It's up to you but it sure hurts to lose certain trees.

Best,

Augustine
Central MD 7a
 

John Kirby

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Re: Bare rooting conifers
« Reply #6 on: March 08, 2013, 10:18 AM »
Wayne, I would like to think that I was kind enough to use the:
"Momma used to say, life is like a box of chocolates, you never know what you are going to get."

However, my cynical side was leaning more towards the old adapted adage:
"Stupid is as stupid does", defined by

"The phrase "beauty is as beauty does" is a common southern expression. It conveys the notion of judging someone on their actions as opposed to superficial appearance. The mom (played by Sally Fields) in the movie Forrest Gump twisted this saying into "stupid is as stupid does" as way of placating her slow-witted son. It is sort of a meaningless expression, and generated a laugh at theaters in the south. The play on phrases was apparently lost in other regions where the original saying was not known." 

http://wiki.answers.com/Q/What_is_the_meaning_of_the_saying_%27stupid_is_stupid_does%27  ;) :o
 

paulpash

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Re: Bare rooting conifers
« Reply #7 on: March 08, 2013, 11:36 AM »
So ... what is your approach John? Someone gives you an apparently healthy pine in a plastic black container from a nursery in organic peaty soil?
 

John Kirby

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Re: Bare rooting conifers
« Reply #8 on: March 09, 2013, 09:29 AM »
Reduce the rootball, clean out 1/2 replace with good bonsai soil,if the tree grows well, remove the second half in two years. You can bare root conifers, however the odds of catastrophic failure are much higher. You have trees you don't really have much invested in (personal and/or financial) and you can stand the loss/potential loss, go ahead. If you have developed a process for bare rooting in you location that wors well for you, go ahead. My experience is that I get good results faster doing a 50:50 approach.
 

0soyoung

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Re: Bare rooting conifers
« Reply #9 on: March 09, 2013, 01:30 PM »
... however the odds of catastrophic failure are much higher.

So, what are the odds? Say in terms of probability of death, p = #died/#treated, caused by fraction, x, of soil removed?
 

paulpash

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Re: Bare rooting conifers
« Reply #10 on: March 10, 2013, 08:33 AM »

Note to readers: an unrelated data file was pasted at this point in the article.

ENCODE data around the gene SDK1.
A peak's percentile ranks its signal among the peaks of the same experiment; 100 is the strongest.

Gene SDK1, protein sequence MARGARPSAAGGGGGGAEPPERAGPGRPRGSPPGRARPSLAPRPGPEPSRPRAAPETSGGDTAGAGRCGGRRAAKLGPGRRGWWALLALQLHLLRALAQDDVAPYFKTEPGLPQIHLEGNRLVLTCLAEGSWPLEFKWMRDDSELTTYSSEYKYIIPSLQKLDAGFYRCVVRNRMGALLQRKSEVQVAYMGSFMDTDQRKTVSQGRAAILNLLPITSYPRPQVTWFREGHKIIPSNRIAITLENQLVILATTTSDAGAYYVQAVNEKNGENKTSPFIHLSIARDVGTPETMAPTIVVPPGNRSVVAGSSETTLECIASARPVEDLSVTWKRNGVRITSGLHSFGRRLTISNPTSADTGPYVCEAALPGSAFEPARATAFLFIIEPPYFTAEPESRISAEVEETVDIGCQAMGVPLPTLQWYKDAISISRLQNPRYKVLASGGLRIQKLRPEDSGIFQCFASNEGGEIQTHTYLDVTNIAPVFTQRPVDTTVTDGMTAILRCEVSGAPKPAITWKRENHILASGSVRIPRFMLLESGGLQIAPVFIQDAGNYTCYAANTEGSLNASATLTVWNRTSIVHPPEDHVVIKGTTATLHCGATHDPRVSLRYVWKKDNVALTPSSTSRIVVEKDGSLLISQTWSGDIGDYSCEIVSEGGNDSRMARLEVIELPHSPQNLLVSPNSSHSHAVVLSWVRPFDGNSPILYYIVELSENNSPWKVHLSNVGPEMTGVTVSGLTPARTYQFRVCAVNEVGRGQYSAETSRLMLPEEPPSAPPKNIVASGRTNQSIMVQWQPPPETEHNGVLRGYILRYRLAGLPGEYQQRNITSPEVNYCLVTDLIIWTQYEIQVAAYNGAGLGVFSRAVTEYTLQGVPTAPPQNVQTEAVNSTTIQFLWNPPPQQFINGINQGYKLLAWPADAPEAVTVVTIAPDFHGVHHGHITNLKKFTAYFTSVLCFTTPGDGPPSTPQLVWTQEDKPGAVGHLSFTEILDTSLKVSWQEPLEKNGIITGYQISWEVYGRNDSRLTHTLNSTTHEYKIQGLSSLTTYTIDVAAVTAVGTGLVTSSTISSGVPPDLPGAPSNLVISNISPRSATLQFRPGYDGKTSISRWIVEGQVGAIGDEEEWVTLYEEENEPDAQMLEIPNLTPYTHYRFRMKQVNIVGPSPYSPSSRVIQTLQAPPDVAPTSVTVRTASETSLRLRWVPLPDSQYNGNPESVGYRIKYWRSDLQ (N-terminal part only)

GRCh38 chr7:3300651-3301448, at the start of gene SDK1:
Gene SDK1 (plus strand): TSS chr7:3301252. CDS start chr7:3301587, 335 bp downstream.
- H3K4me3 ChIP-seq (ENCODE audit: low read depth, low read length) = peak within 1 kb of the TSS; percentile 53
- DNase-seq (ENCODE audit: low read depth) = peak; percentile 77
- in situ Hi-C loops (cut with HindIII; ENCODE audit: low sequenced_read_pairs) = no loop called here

Reduce the rootball, clean out 1/2 replace with good bonsai soil,if the tree grows well, remove the second half in two years. You can bare root conifers, however the odds of catastrophic failure are much higher. You have trees you don't really have much invested in (personal and/or financial) and you can stand the loss/potential loss, go ahead. If you have developed a process for bare rooting in you location that wors well for you, go ahead. My experience is that I get good results faster doing a 50:50 approach.

By clean out - gently rake out and remove the black peaty compost - start from the bottom and sides and work up ? Keep as much fibrous as possible. Now it's a mix of 50 / 50 organic and non organic you have to water probably every other day? The non organic (I use kitty litter) should leach moisture from the peat based medium.
 

Adair M

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Re: Bare rooting conifers
« Reply #11 on: March 10, 2013, 09:18 AM »
Marie,

When he says "clean out", he means pick out ALL the old soil from either the front or back and under the trunk, using a root hook or bent tip tweezer.  When you've got as much out as you can get, gently wash the bare rooted half, taking care not to wash off the soil from the half not bare rooted. 

When you replace the soil use your inorganic mix.  Many of us use Boon's Mix which is equal parts akadama, pumice and lava rock.  Your "cat little" is probably like pumice.  Search this site for more on Boon's mix. 

On the side you don't bare root completely, do comb out about 1/2 inch of the fine roots so that they stick out of the rootball.  When you pot it up, those little fine roots will be in the new soil and will grow into it readily.

Don't worry about the inorganic soil sucking all the water out of the old soil.  (Maybe your "cat litter" might do that, but Boon's Mix certainly wouldn't.)
 

John Kirby

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Re: Bare rooting conifers
« Reply #12 on: March 10, 2013, 10:34 AM »
Osloyoung, using the reduce the rootball, replace 50%, I can't remember the last time I lost a pine or Juniper, or anything else for that matter. Indeed, one thing I have enjoyed doing is picking up good old trees that are in decline, then repotting them as described and watching them bounce back. I have done emergency rests on old black pines in Warren Hill's peat and blasting sand mix, bare rooting them and then watering them very carefully and misting the folage to protect them.